When it comes to investing in real estate, the choices are as varied as the properties themselves. How you structure your ownership can significantly impact your investment experience and bottom line. Here’s an expert rundown of five standout real estate ownership structures, revealing their unique advantages and drawbacks.
Key Ownership Structures
- Sole Ownership
- Real Estate Investment Trusts (REITs)
- Tenants In Common (TIC) Investments
- Delaware Statutory Trusts (DSTs)
- Equity Funds
Remember, these structures don’t dictate the asset class—be it commercial, residential, or mixed-use. You can invest in similar assets via any of these structures.
Sole Ownership: The Lone Ranger’s Domain
- Full Control: Sole ownership gives you the reins—over acquisition, financing, lease terms, and more.
- 1031 Exchange Eligibility: This structure allows you to defer taxes through a 1031 exchange.
- Full Responsibility: With great power comes great liability; you’ll be “on the hook” for everything.
- Limited Diversification: Recommended mostly for investors with a net worth exceeding $25 million, as diversification is hard otherwise.
Sole ownership is a feast for control freaks. It’s like being the captain of your own ship, steering through both calm and choppy waters. But, of course, the onus of any misadventure falls squarely on you.
REITs: Diversification Meets Passive Income
- Diverse Portfolio: REITs invest in a variety of assets.
- Low Barrier to Entry: With minimum investments as low as $1,000, it’s accessible for many investors.
- Eligible for 1031: REITs are eligible for 1031 exchanges via the UPREIT investment route.
- Limited Control: As a passive investment, you won’t be part of day-to-day decision-making.
- Liquidity Constraints: Generally, you’ll have to wait for a REIT to liquidate, which might take around five years.
REITs are the “Apple stocks” of real estate. They’re everywhere, they’re popular, and they’re reliable for stable returns. They’re an ideal starting point for rookies or those who favor a hands-off investment approach.
Tenant-in-Common (TIC): Shared Ownership, Shared Benefits
- Shared Control: TIC offers some level of management control.
- 1031 Exchange Eligibility: Like Sole Ownership, TICs can opt for 1031 exchanges, providing significant tax benefits.
- Complex Decision-making: Major decisions require proportional voting based on equity, which can be cumbersome.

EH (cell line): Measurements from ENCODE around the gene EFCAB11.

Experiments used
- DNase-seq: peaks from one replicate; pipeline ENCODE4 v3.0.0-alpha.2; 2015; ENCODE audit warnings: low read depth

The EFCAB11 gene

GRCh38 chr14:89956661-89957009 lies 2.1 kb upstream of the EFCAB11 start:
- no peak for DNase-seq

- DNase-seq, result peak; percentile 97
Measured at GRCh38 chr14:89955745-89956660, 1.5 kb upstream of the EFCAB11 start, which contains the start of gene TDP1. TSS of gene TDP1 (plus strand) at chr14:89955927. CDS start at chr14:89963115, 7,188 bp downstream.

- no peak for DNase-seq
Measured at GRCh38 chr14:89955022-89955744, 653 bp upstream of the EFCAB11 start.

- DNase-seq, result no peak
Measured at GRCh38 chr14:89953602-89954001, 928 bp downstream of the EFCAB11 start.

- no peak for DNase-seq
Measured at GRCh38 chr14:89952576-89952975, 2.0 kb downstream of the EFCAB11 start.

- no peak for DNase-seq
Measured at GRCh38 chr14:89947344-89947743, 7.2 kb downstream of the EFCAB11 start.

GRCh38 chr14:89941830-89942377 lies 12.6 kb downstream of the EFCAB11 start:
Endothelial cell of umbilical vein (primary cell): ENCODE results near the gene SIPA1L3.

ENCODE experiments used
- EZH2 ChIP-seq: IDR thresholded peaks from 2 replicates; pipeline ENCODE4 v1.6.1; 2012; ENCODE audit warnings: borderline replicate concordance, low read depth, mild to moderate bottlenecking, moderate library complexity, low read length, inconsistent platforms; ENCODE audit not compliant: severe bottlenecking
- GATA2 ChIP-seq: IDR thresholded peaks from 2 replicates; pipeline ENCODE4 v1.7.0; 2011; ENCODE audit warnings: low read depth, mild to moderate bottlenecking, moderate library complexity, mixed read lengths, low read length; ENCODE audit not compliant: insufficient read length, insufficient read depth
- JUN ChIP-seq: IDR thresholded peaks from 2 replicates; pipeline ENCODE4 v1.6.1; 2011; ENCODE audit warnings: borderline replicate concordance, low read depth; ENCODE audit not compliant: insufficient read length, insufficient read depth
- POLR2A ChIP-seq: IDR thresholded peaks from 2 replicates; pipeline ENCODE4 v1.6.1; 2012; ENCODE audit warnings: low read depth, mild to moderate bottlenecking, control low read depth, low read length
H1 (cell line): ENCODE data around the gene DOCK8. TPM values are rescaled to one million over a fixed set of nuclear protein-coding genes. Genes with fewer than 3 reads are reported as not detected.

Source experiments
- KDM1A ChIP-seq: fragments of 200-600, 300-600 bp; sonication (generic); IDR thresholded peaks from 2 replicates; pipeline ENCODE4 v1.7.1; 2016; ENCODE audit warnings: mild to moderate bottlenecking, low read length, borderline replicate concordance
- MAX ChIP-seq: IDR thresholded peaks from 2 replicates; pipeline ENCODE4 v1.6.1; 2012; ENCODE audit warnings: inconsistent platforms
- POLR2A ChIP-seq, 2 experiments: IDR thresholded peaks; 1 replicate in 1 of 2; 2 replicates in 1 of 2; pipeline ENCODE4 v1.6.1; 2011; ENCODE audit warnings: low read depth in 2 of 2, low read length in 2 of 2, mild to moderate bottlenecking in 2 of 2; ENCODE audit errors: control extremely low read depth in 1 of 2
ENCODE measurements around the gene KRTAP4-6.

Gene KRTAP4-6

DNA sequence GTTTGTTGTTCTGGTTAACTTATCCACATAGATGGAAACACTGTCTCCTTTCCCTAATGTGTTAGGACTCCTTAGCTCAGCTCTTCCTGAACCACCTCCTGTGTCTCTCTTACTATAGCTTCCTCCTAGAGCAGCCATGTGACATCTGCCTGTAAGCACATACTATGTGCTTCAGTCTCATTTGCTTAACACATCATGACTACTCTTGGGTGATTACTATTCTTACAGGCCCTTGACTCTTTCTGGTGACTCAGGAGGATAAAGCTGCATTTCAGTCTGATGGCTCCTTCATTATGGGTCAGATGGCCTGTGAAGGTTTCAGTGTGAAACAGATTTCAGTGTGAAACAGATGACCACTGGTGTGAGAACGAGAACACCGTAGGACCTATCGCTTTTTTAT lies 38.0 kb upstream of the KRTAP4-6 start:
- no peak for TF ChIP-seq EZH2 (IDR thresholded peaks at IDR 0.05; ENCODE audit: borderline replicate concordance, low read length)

- Illiquidity: TIC real estate lacks a secondary market, making it relatively illiquid.
TICs are like a community garden. Each investor owns a patch but shares responsibility for the garden’s overall upkeep. It’s communal, but it can become a committee nightmare if things go awry.
Delaware Statutory Trusts (DSTs): 1031-Friendly and Passive
- Passive Ownership: DSTs offer no voting rights, making it a hands-off investment.
- High Investor Cap: Allows up to 499 investors, offering low minimum investment options for diversification.
- Eligible for 1031: DSTs are an excellent option for 1031 exchange replacement property.
- Limited Flexibility: Inability to change leases or refinance limits the potential growth of the investment.
DSTs are for those who enjoy the ride but don’t want to hold the wheel. It’s like being a passenger in a well-driven luxury car; you’ll get to the destination, but don’t get to dictate the route.
Equity Funds: High Risk, High Reward
- High Return Potential: Often seeks higher-risk assets for higher returns.
- Non-Correlated Assets: Provides a layer of financial security during market downturns.
- No 1031 Eligibility: These structures are not compatible with 1031 exchanges.
- Limited Control: Investors are not in the driver’s seat when it comes to management.
Equity Funds are the venture capitalists of the real estate world. They aim for the moon but remember, the higher the climb, the harder the fall.
The Next Move is Yours
Whether you’re a seasoned investor or just getting started, choosing the right structure can make or break your real estate investment experience. Examine your financial goals, risk tolerance, and desired involvement level, and pick the one that resonates with you.
Ready to take the plunge? Reach out to one of our trusted investment advisors specializing in real estate investments to tailor a strategy that’s right for you.
Your future in real estate investment is just one smart decision away. Make it count.
- Can I Use A DST Investment To Defer Taxes?
- What Are The Differences Between Delaware Statutory Trust (DST) And Real Estate Investment Trust (REIT) Investments?
- How Do REITs Compare To Other Types Of Real Estate Investments?
- What Are The Differences Between Tenants In Common (TIC) And Real Estate Investment Trust (REIT) Investments?
- What Are The Differences Between Delaware Statutory Trust (DST) And Tenants In Common (TIC) Investments